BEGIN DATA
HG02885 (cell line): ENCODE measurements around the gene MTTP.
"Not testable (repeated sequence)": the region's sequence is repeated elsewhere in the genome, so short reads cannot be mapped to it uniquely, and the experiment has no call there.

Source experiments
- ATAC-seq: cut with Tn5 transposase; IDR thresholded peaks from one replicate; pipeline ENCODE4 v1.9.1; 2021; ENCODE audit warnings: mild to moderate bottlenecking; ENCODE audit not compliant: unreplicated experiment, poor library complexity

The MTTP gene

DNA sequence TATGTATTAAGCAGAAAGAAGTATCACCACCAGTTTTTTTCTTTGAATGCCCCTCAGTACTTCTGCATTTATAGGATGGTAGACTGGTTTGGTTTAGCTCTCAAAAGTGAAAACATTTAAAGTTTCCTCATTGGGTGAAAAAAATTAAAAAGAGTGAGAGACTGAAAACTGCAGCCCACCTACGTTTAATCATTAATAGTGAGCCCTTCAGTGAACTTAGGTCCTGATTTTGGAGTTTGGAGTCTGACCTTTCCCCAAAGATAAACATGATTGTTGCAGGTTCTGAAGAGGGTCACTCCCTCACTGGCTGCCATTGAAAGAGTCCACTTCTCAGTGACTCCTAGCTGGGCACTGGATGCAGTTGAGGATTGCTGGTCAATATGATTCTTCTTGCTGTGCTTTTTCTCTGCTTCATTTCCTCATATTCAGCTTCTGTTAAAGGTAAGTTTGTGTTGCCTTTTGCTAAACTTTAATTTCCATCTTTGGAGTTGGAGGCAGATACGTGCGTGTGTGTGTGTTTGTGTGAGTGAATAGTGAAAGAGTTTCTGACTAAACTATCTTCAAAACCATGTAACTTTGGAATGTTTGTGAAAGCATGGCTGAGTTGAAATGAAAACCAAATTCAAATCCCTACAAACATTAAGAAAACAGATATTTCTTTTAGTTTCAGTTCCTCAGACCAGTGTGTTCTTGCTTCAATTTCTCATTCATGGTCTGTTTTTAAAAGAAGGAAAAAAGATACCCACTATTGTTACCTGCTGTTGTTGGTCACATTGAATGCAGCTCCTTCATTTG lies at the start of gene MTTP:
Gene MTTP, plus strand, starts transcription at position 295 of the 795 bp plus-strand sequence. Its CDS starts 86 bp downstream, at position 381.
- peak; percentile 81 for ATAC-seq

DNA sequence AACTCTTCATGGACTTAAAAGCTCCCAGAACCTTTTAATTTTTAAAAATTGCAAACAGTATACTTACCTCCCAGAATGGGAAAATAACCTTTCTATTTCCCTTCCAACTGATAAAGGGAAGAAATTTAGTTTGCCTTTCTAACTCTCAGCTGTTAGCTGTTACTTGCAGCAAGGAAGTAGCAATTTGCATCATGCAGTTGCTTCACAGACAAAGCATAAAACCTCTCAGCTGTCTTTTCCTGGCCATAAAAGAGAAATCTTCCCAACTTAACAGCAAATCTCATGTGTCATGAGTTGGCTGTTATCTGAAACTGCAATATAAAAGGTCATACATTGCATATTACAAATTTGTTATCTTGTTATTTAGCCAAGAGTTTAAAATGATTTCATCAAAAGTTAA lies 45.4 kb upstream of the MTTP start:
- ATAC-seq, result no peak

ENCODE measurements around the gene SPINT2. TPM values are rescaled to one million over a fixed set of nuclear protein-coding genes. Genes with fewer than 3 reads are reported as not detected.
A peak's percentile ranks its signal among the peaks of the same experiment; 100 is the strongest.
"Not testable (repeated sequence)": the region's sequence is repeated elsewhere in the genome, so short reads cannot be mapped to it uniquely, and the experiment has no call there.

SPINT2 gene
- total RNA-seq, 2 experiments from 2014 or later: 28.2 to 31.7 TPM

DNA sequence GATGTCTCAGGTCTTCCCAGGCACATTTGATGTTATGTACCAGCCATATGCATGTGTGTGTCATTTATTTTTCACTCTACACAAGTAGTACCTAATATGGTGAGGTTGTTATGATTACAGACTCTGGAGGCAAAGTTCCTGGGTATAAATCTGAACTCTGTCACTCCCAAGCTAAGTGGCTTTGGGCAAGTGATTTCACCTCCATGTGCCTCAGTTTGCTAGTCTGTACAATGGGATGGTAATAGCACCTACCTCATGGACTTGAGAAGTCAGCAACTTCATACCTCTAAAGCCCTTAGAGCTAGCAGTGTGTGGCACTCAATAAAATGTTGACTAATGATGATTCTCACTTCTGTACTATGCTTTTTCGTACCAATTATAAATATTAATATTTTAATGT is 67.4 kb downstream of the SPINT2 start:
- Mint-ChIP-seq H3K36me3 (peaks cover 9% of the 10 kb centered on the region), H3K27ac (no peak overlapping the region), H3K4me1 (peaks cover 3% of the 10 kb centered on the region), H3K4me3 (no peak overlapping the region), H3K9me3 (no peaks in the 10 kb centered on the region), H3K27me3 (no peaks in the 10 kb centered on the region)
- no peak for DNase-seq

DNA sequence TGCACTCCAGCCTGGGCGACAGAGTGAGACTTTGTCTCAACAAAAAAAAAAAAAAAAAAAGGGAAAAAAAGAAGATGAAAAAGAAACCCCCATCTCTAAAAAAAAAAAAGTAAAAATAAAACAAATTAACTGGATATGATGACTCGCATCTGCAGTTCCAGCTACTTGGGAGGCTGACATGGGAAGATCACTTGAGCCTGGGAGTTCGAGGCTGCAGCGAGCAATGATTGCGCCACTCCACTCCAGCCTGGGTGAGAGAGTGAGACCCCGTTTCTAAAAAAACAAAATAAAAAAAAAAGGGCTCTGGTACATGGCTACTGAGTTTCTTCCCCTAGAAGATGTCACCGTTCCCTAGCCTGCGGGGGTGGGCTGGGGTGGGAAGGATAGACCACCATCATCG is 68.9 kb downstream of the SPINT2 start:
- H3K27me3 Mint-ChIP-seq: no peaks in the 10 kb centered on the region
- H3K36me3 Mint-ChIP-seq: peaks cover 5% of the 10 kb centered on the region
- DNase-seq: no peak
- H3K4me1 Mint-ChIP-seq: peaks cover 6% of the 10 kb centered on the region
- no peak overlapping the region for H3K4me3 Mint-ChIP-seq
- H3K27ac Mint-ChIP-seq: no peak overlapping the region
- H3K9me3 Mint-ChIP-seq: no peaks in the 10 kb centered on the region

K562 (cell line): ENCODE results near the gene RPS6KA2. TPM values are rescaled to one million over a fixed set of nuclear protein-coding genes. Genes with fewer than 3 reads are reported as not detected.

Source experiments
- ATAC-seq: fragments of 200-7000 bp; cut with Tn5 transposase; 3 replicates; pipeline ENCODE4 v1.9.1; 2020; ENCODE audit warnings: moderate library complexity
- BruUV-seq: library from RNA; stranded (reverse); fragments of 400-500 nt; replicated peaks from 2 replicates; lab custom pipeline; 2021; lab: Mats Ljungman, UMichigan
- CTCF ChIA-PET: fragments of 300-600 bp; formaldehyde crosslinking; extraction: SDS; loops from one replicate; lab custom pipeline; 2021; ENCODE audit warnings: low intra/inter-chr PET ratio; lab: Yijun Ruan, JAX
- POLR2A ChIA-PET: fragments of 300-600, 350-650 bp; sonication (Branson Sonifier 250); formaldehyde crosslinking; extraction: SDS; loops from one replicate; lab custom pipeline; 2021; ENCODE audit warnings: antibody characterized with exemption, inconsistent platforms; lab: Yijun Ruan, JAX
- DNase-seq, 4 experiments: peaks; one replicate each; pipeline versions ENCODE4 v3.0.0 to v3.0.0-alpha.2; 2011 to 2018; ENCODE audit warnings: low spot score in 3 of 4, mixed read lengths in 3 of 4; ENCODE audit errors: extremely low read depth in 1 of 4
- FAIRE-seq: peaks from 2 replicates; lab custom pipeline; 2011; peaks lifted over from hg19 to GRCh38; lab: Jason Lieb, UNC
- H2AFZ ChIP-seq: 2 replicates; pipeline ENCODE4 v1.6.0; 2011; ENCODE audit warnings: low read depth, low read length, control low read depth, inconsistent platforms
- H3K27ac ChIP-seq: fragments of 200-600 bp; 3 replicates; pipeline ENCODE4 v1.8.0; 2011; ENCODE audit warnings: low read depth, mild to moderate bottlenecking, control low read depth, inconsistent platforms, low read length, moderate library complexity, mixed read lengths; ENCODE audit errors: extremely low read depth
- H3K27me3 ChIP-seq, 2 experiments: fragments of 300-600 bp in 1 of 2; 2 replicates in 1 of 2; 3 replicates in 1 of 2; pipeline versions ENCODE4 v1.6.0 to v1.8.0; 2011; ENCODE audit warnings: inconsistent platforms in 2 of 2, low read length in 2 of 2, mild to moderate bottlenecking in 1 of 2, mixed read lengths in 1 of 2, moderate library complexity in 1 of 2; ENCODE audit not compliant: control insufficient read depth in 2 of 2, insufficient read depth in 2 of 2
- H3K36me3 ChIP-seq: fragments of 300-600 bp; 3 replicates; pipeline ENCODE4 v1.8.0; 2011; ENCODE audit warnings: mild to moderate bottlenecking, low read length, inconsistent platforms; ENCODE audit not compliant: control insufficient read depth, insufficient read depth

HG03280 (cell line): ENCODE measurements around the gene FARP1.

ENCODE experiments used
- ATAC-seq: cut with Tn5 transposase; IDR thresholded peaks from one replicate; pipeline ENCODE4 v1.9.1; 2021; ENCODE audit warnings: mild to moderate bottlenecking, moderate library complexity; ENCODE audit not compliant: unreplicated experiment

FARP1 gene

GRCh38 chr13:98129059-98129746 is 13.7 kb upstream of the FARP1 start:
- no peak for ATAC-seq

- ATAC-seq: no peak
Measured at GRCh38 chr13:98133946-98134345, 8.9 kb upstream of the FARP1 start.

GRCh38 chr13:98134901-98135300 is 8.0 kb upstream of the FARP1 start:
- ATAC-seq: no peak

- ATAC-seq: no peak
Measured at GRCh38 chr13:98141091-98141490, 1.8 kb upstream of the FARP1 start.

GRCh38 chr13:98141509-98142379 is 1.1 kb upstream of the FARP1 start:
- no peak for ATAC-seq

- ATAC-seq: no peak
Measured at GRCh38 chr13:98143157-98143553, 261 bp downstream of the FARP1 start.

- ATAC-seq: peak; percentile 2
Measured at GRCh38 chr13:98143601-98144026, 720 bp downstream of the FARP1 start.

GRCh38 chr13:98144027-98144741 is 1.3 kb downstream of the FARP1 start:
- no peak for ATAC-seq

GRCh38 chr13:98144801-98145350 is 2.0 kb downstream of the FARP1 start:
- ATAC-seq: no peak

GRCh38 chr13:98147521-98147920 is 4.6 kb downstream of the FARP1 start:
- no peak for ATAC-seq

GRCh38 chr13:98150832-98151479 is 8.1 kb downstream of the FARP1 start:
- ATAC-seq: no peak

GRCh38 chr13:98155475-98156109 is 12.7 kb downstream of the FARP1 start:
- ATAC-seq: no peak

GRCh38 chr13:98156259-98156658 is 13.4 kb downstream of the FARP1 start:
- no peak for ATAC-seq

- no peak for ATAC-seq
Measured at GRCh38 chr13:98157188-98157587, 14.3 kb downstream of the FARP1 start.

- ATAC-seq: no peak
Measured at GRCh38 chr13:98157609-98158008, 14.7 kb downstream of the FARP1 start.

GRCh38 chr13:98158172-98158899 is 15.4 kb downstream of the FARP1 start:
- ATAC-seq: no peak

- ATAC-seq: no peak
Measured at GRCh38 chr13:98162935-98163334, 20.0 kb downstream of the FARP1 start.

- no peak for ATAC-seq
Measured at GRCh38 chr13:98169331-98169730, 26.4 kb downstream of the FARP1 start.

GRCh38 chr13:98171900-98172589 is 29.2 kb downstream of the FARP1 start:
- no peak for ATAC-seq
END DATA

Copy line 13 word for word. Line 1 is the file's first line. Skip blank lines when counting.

"Not testable (repeated sequence)": the region's sequence is repeated elsewhere in the genome, so short reads cannot be mapped to it uniquely, and the experiment has no call there.